Try taking him out at a time when it is quieter. Arm yourself with treats and use them to distract him. Teach him to look at you and then treat him. Praise him when he is calm and don't give him sympathy when he is scared. Go for short walks at first and keep it upbeat. He'll get used to things. If you remain calm, he'll see there's nothing to be afraid of and will relax.
I hope it's ok that I answer for Jennifer...I rescued Jackson from a puppy mill that was ordered to surrender 3groups of 10 Corgis. I took 4 of the 2nd group. They lived in the country but then so do I. Corgis (as young pups) needs lots of socialization and so my rescues missed a vital part of that. My others that I still have will cower if there's loud noises and are not used to the city. It will take some time but he may still have some scared times. It takes at least 30 days for them to get used to a new situation and then you have to figure that depending on his past it may take longer.
That's what is so great about MyCorgi is that we can post questions and get answers:)
PS...Sam has great advice and along with the beer don't forget treats and even ask some people to visit with him and give him a treat!
Ein seems like he was well socialized as a pup - he's never bugged out around other dogs (big or small), and he usually loves attention from people. He was starting some show training, so he was used to traveling and being in new environments. He actually loves car rides, which is great because he love taking him places!
And yet as we walk him down the block, if he sees someone else, he suddenly becomes very wary. The closer we get, the less inclined he is to keep walking, and often times he'll stop altogether, and it can be very difficult to get him walking again.
After meeting the breeder and going to her place, I can't imagined he was mistreated, but I suppose you never know, do you? Some of the info she gave us about him has turned out to be a bit little different than what we originally understood. We finally received his AKC papers today, and as it turns out, he's actually closer to 3 than 2, and his hip evaluations were marked as "fair" even though she said his hips checked out well (is "fair" considered normal?).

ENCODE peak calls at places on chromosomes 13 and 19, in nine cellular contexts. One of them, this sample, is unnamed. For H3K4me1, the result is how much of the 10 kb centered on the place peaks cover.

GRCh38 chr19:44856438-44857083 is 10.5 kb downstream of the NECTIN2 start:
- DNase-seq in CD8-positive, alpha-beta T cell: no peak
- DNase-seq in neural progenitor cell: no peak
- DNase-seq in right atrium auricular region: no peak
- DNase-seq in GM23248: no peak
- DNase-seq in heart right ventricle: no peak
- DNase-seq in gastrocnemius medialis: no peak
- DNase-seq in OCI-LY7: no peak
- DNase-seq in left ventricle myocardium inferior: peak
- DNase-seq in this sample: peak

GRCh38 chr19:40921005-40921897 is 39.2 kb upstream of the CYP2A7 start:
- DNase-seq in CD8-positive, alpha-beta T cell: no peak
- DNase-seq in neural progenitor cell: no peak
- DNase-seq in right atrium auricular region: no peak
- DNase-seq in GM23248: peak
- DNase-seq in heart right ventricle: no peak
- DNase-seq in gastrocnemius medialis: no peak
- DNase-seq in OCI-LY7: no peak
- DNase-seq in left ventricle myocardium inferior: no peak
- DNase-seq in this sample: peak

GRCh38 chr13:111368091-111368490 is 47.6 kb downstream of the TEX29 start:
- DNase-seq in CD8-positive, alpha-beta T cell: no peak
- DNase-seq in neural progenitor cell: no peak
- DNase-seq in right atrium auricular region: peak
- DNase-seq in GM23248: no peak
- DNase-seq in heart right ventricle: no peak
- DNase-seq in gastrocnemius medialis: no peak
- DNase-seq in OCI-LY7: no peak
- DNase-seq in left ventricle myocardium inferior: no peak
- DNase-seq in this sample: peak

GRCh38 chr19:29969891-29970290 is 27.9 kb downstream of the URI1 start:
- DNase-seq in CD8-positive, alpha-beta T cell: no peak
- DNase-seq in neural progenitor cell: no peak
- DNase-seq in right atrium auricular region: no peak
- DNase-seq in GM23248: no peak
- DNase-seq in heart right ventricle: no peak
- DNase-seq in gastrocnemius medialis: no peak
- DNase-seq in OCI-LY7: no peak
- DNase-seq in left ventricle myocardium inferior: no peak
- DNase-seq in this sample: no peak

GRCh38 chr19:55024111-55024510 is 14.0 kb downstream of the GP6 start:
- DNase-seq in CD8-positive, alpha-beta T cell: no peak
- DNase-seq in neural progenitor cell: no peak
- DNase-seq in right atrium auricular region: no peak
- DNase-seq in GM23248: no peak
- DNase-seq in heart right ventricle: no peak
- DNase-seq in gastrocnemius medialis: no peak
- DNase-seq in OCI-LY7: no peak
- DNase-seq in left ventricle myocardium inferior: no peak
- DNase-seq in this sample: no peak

My wife and I are finding MyCorgi extremely helpful - we're naive new corgi owners, and you're all helping out so much! Thank you!
What I would do is get a treat pouch and fill it with the yummiest treats you can find (chicken, hot dog, cheese, etc). Take him for a short walk and any time you see something coming up that might cause him to be scared, quickly say his name and give him the treat. Keep treating and talking to him in a happy voice until you've passed the scary thing. If he's too afraid to walk, just keep his attention on you with the treats until the person has passed and then continue on. You want him to learn to look to you for guidance when he sees something he's not sure about instead of just shutting down.
I've heard the book "Control Unleashed" is great for timid dogs but I haven't read it personally, I've been hoping my library would get it one of these days. I would also recommend taking some sort of class with him to help build a strong bond between the two of you. Obedience or maybe a beginner agility class would be really fun IMO.
A "fair" rating is fine for hips. Anything lower than that is not usually considered good breeding material but they can certainly be wonderful pets.